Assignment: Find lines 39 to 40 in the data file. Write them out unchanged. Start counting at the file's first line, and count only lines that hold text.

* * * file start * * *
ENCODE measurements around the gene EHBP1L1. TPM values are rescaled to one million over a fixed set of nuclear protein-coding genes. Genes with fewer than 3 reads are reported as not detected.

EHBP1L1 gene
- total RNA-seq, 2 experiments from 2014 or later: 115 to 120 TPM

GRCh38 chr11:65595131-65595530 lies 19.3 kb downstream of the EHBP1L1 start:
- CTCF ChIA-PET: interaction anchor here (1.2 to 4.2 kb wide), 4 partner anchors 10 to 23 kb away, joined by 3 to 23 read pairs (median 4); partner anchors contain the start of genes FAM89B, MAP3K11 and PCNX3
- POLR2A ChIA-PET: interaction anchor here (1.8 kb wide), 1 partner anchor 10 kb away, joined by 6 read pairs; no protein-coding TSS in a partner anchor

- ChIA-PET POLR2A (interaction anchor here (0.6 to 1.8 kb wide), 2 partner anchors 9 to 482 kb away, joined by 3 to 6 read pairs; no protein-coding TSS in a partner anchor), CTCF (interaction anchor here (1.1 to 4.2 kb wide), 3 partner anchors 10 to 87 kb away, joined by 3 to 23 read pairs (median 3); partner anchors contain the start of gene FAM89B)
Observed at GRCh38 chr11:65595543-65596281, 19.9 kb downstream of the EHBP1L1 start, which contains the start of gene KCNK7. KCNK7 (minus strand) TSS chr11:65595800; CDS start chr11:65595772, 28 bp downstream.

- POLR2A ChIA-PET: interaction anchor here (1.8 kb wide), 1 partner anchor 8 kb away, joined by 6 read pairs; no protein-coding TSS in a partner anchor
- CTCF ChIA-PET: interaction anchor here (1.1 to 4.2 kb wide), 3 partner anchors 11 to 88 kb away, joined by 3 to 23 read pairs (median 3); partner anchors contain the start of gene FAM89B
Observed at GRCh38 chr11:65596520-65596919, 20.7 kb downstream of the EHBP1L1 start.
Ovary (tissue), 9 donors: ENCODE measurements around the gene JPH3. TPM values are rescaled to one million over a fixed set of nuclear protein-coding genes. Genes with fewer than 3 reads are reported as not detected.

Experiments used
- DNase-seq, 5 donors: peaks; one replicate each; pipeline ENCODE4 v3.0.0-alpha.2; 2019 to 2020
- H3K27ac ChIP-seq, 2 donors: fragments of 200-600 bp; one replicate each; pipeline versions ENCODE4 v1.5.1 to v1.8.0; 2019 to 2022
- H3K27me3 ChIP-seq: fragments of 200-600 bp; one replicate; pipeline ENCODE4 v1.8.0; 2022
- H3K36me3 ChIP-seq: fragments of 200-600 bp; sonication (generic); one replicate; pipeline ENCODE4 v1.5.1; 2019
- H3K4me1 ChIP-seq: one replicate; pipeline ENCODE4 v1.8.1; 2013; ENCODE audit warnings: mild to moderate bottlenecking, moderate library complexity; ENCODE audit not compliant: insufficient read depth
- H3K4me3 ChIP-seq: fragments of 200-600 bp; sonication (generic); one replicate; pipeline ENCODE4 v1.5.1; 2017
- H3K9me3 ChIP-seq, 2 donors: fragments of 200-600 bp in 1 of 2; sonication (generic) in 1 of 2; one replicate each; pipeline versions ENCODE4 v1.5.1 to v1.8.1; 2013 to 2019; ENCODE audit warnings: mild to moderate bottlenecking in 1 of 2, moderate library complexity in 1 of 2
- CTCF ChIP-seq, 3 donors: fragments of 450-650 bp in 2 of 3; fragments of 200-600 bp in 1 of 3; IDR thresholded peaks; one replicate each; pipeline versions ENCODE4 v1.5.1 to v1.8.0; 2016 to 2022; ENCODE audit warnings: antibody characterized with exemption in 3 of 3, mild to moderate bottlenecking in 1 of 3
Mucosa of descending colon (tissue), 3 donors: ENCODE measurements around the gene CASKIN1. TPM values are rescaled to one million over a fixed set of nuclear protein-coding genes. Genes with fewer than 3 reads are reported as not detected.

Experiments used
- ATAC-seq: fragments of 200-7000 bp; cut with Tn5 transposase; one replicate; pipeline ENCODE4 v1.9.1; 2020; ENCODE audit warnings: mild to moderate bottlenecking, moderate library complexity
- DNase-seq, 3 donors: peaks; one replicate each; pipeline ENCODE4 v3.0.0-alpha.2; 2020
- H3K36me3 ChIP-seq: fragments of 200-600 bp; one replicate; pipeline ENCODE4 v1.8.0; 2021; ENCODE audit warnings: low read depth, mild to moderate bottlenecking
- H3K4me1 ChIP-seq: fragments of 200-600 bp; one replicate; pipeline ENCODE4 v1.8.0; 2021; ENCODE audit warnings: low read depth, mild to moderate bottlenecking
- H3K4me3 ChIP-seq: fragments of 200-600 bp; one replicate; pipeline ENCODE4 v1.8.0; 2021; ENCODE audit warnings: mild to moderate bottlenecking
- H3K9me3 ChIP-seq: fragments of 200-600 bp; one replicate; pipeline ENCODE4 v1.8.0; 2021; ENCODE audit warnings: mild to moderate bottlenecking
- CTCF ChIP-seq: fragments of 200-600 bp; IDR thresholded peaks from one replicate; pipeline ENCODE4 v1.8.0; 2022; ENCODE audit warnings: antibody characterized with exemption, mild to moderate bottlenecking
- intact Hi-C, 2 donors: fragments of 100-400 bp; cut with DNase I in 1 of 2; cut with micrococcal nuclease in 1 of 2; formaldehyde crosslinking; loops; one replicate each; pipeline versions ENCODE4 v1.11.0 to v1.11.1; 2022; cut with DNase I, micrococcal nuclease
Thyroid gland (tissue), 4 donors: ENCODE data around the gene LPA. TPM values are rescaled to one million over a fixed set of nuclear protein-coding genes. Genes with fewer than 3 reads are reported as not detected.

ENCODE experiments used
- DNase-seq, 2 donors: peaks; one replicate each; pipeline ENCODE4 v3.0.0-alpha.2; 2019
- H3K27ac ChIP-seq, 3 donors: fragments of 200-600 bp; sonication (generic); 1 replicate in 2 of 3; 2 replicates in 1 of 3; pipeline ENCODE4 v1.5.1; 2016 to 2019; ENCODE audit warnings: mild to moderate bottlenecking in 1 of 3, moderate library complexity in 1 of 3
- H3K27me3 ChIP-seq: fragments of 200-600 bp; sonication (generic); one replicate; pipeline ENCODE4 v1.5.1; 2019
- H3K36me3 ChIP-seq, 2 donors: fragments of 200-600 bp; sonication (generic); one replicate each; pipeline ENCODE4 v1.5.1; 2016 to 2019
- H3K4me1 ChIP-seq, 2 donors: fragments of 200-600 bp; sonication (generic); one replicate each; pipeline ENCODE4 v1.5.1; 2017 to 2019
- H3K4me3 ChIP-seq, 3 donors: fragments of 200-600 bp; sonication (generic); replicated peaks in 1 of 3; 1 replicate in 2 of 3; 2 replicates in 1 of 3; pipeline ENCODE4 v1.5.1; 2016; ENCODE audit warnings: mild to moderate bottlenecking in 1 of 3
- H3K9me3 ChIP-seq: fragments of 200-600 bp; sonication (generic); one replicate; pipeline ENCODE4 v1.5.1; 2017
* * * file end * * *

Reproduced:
- H3K4me3 ChIP-seq, 3 donors: fragments of 200-600 bp; sonication (generic); replicated peaks in 1 of 3; 1 replicate in 2 of 3; 2 replicates in 1 of 3; pipeline ENCODE4 v1.5.1; 2016; ENCODE audit warnings: mild to moderate bottlenecking in 1 of 3
- H3K9me3 ChIP-seq: fragments of 200-600 bp; sonication (generic); one replicate; pipeline ENCODE4 v1.5.1; 2017